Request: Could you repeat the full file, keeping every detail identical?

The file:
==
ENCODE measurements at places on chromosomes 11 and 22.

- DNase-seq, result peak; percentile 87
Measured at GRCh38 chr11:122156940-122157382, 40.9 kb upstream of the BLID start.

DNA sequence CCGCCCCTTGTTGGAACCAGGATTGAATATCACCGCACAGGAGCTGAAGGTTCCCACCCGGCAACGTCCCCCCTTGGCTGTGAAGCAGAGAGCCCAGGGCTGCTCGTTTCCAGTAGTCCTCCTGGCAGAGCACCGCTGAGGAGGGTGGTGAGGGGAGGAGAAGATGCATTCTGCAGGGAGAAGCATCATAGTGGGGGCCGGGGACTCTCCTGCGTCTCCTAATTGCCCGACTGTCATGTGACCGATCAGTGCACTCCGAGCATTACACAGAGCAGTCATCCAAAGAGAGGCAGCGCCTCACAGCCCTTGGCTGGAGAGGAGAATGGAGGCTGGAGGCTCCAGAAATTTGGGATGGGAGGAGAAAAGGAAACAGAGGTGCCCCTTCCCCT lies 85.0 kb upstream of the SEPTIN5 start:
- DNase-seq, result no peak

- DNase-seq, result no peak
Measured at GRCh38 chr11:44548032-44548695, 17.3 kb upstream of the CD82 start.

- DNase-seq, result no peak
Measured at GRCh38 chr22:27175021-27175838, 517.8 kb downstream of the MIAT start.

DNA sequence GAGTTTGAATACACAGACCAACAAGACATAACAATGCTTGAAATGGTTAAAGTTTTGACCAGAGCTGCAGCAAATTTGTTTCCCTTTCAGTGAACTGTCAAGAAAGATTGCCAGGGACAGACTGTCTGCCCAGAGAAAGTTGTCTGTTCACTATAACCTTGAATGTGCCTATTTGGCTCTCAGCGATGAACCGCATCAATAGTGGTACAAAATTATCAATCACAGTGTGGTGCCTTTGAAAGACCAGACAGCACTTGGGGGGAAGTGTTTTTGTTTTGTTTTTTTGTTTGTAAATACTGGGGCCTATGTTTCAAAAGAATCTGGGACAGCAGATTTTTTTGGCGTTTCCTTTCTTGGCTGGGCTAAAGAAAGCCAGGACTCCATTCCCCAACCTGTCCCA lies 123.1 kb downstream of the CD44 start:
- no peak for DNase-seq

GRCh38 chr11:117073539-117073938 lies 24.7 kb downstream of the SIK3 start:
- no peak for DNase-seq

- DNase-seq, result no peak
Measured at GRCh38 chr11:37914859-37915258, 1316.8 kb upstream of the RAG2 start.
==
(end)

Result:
ENCODE measurements at places on chromosomes 11 and 22.

- DNase-seq, result peak; percentile 87
Measured at GRCh38 chr11:122156940-122157382, 40.9 kb upstream of the BLID start.

DNA sequence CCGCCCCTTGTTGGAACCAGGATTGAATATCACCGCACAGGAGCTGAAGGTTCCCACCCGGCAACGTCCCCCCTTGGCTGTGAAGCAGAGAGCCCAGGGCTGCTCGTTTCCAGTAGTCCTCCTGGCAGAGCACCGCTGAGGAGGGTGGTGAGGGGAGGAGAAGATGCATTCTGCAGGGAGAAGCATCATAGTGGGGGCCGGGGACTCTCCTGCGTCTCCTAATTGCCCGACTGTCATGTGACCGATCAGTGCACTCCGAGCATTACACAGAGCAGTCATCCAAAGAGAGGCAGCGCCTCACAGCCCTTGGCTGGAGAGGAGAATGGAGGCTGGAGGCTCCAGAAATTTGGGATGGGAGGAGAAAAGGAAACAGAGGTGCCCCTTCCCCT lies 85.0 kb upstream of the SEPTIN5 start:
- DNase-seq, result no peak

- DNase-seq, result no peak
Measured at GRCh38 chr11:44548032-44548695, 17.3 kb upstream of the CD82 start.

- DNase-seq, result no peak
Measured at GRCh38 chr22:27175021-27175838, 517.8 kb downstream of the MIAT start.

DNA sequence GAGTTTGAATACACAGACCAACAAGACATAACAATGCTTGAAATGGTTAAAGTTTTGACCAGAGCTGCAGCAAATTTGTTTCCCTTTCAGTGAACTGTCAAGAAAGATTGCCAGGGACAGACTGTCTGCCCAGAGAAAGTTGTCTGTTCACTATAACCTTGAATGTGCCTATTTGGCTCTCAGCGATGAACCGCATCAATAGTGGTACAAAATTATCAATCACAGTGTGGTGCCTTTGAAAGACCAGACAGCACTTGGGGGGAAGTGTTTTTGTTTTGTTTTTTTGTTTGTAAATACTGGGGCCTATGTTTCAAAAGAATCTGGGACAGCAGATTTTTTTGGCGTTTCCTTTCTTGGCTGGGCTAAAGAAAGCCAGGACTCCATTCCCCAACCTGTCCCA lies 123.1 kb downstream of the CD44 start:
- no peak for DNase-seq

GRCh38 chr11:117073539-117073938 lies 24.7 kb downstream of the SIK3 start:
- no peak for DNase-seq

- DNase-seq, result no peak
Measured at GRCh38 chr11:37914859-37915258, 1316.8 kb upstream of the RAG2 start.